GOP presidential candidate Mitt Romney has come out against government-sponsored arts and cultural programs. In an op-ed piece that appeared in USA Today, Romney stated that he would "enact deep reductions" in cultural and art grantmaking agencies, such as the National Endowment for the Arts and the National Endowment for the Humanities.
Romney offered up his budget suggestions despite the fact that the NEA and NEH receive about $155 million annually, among smallest agency appropriations in the federal budget. "Deep reductions" may sound a bit vague, so the LA Times contacted Romney's campaign to clarify what that would mean exactly. The Romney camp's response? Romney wouldn't cut the four agencies mentioned altogether, but would reduce their funding by half.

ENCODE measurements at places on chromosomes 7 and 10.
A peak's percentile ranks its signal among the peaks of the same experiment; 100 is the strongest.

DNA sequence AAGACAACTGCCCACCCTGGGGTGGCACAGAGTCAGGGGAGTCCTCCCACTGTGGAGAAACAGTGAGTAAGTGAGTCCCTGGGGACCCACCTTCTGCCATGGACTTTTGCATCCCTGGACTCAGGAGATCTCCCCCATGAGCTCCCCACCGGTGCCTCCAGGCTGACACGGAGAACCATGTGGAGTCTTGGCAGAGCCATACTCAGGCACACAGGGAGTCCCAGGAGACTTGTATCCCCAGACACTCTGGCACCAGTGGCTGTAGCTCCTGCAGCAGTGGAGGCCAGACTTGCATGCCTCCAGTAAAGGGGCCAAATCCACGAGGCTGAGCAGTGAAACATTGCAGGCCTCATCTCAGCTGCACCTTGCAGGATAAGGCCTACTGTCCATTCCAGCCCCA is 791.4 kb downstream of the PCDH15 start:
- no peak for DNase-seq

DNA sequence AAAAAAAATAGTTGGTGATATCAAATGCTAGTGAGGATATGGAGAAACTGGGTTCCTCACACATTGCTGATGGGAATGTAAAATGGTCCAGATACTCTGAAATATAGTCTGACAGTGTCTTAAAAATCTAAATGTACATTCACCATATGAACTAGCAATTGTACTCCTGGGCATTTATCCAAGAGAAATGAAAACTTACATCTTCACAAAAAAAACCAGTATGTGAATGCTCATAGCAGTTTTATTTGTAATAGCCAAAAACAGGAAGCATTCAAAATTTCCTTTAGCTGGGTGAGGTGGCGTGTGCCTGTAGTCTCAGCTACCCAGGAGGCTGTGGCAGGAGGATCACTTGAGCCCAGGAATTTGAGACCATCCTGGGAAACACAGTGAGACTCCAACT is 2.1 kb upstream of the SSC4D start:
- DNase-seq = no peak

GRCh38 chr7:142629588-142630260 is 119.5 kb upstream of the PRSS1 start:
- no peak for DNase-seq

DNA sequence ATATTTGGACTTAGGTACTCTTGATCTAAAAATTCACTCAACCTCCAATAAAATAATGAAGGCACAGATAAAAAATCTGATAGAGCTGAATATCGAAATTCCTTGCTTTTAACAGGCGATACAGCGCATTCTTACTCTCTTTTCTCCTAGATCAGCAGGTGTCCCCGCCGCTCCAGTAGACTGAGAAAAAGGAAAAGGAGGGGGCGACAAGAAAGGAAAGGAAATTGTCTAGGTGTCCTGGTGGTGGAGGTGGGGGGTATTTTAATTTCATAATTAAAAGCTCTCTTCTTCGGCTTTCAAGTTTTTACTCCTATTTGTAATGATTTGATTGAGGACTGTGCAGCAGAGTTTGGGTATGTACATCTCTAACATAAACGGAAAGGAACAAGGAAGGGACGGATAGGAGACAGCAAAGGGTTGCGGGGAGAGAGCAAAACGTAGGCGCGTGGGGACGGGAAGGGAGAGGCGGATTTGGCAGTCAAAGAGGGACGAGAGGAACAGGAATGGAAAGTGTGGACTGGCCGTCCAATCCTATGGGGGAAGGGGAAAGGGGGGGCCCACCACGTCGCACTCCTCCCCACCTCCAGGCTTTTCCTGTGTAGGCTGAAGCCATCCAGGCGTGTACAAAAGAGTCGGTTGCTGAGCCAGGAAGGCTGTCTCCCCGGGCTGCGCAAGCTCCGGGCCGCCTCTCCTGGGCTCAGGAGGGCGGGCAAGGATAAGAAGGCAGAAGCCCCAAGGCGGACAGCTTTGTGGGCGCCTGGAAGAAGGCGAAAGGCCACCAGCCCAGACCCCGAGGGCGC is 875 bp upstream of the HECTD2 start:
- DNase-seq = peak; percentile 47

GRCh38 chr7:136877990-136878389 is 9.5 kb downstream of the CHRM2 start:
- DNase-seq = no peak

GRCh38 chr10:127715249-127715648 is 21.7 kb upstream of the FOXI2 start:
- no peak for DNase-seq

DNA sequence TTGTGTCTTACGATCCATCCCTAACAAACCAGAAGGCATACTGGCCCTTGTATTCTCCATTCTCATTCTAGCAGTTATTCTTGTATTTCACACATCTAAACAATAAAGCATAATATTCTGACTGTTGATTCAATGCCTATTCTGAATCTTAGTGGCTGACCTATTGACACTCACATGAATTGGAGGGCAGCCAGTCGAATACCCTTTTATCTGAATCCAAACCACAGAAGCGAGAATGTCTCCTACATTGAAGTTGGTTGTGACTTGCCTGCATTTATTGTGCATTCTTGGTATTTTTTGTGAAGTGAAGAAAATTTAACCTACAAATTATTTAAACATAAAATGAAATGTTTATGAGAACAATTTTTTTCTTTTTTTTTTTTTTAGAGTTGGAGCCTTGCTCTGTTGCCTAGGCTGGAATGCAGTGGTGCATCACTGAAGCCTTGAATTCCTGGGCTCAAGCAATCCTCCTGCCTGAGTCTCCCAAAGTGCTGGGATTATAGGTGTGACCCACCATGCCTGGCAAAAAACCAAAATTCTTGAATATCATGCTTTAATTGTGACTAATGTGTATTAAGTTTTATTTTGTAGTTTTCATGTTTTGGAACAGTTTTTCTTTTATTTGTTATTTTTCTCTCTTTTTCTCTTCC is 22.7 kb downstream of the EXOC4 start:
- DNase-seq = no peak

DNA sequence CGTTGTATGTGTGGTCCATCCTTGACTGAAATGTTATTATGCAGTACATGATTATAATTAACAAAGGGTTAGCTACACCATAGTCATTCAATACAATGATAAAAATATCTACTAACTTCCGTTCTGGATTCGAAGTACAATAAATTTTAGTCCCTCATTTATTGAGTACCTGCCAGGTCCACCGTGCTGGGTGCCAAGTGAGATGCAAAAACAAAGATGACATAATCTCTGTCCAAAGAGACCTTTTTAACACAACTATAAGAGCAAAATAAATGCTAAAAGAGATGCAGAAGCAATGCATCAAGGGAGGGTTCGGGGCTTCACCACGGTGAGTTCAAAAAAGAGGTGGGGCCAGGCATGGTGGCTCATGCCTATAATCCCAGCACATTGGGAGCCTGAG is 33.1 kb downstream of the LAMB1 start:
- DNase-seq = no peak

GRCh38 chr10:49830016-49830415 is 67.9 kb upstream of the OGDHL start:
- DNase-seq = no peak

Romney's track record reveals many attempts to reduce cultural agency funding while governor of Massachusetts. In 2006, Romney tried to veto the creation of a Cultural Facilities Fund, which aids nonprofit arts, scientific and historical organization in construction costs. Legislature overrode the veto and $37 million has been granted by the state under the program. Although, Romney's view remains in contrast with many of his GOP cohorts that would rather see the programs cut, but it still represents a step to the right for a man who was once known as a relatively moderate conservative.